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What to Know About Buying a House with a Lien?

Written by:  

Dan Silva

Dan Silva

Dan Silva

Dan is the Vice President of Marketplace Lending at Own Up. Throughout his career, he has held executive leadership positions in the mortgage and banking industry.

A gavel that is propped up by a toy house that is secured by a lock and chain

A house is the biggest purchase most people will make in their lives. The average net worth of a homeowner is $231,400, and most people have most of their net worth tied up in their home. This is why when people don’t pay large bills, creditors are likely to put a lien on their house to get back what they are owed. Property liens are legal notices attached to a property title because of unpaid debts. This can make selling a home a lot more difficult, or at the very least a big hassle.

Unfortunately, this hassle is not always revealed until late in the home buying process—when you have already found the home of your dreams. After months of searching for houses, visiting houses, and finally finding a home and negotiating a selling price, it’s time to get a mortgage. As part of that process, the lender will require a title search. Multiple sources are searched including deeds, county land records, tax liens on the federal or state level, divorce cases, bankruptcy court records, and other financial judgments against an owner that could potentially attach to a property. If nothing comes up, the title is considered clean.

At closing, buyers will see a line in their closing costs for title insurance. Title insurance protects either lenders or owners, depending on the type, against undisclosed and undiscovered claims of ownership against the property. This includes wills, deeds, outstanding mortgages, and liens. Most buyers will not purchase a property until the liens are paid off, so the sellers usually agree to use the proceeds of the sale to pay off the liens.

Distressed sales occur when a seller urgently needs to sell a house to pay off debts. This is done via foreclosure, short sale or bank-owned sale (REO). In the first quarter of 2019, distressed sales accounted for 14.2 percent of all single-family homes and condos, down from 15.2 percent in the first quarter of 2018. These are different from conventional sales and need to be undertaken with caution.

Distressed sales often involve homes needing repairs. When a property has one lien against it, buyers should work with real estate agents to check for any other potential problems. If the house is still the one they want, the purchase can go through, but it will be harder. There are also cases where liens were put on a property but the sale is not forced. Read on to learn more.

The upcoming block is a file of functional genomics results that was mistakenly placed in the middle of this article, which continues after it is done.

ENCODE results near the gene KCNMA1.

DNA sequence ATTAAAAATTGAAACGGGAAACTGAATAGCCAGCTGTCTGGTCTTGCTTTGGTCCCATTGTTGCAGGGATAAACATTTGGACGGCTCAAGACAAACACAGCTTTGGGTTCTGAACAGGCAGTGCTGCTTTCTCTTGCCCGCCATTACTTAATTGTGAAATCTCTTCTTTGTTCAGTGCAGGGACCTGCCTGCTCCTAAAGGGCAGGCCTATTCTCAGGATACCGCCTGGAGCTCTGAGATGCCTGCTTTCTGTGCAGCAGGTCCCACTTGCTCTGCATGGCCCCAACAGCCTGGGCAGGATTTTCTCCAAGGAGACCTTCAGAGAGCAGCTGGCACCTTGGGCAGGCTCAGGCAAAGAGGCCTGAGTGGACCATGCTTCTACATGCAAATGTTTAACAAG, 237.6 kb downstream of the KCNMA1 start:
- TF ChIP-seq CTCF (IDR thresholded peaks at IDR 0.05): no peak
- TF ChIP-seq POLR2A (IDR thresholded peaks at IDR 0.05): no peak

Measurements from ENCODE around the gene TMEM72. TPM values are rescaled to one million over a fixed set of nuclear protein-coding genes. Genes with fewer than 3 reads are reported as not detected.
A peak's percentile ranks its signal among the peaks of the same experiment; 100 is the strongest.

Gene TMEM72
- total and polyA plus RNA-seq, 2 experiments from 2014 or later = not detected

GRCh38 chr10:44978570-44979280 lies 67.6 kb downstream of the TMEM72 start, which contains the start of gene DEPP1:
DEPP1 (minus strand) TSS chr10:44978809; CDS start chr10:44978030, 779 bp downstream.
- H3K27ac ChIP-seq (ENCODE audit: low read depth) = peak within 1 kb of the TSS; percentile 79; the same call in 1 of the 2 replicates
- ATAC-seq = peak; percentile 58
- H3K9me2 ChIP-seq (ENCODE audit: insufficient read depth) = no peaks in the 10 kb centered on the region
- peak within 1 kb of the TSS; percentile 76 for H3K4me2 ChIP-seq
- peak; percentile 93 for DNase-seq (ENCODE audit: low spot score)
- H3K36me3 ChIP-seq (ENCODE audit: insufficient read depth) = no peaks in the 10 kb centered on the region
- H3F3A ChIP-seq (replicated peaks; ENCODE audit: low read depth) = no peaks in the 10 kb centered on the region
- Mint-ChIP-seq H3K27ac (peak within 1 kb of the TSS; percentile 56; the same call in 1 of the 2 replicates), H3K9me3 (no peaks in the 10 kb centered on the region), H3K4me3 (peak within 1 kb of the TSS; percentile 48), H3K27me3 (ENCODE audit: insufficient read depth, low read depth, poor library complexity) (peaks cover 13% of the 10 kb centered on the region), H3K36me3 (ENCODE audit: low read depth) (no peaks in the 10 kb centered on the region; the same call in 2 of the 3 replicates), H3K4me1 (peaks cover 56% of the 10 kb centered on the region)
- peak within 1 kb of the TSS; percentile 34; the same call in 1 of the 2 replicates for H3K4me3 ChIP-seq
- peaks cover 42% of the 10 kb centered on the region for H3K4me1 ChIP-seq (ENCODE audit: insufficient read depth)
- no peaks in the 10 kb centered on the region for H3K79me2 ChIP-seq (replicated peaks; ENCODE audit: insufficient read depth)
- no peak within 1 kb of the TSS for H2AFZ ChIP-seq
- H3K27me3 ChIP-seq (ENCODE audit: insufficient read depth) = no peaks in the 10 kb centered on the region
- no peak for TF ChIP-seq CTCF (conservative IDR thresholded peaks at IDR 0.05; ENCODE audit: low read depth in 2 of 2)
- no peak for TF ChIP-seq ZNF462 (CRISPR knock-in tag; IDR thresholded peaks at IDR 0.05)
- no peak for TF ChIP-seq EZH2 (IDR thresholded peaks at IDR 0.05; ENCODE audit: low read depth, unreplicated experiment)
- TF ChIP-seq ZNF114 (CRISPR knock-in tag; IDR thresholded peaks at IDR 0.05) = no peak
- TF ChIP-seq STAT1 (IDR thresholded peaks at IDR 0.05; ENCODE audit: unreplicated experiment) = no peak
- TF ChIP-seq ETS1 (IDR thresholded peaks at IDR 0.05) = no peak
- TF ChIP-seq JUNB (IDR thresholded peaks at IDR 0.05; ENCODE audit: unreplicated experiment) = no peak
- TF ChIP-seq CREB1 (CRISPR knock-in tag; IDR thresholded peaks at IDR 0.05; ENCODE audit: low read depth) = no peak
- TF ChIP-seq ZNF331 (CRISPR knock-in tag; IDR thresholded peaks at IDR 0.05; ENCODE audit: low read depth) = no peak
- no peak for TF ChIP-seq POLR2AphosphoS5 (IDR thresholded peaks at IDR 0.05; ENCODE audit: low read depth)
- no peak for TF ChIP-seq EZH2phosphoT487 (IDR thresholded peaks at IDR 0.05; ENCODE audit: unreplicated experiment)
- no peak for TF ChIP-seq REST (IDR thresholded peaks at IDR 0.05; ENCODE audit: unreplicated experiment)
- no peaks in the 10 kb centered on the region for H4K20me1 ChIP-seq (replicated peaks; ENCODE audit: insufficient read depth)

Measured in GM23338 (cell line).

Types of Liens

Buyers don’t like buying a house with a lien on it, so creditors know that putting a lien (or encumbrance) on a property is a cheap way of collecting what they are owed, sooner or later. Liens are part of the public record. Liens stay with the property when it is sold, but remains on the previous owner’s credit report.

There are two main types of liens: Voluntary liens and involuntary liens. Voluntary liens were agreed to by the property owner and include a first mortgage, a second mortgage taken to help purchase the property, or a home equity loan or home equity line of credit to undertake home additions.

Involuntary liens are the more worrisome ones and come in many types. They include:

  • foreclosure liens (sometimes also called mortgage liens) are placed on a home if the owner does not pay the mortgage
  • property tax liens
  • federal tax liens (for unpaid taxes due to the IRS)
  • child support liens
    judgement liens (unpaid credit card company debt, medical bills and personal loans)
  • municipal liens (money owed for work done to fix a local government ordinance violation that the property owner refused to fix)
  • mechanic’s liens (for unpaid contractor services).

The order in which liens are paid off is generally a matter of its recording date, which means mortgage liens come first. Creditors have the right to request a property be sold to pay off a lien, usually by a foreclosure sale. But they usually don’t except for mortgage liens and tax liens because the mortgage and tax liens, called first liens, must get paid off first. Instead of foreclosing on a lien, creditors wait until a property is sold to try to recoup their money. Lenders will not give a loan for a property with a tax lien from the state or federal government because these liens take priority and must be paid off before a mortgage. This first position means the bank is at a higher risk of not getting paid back for the loan after the sale of the house.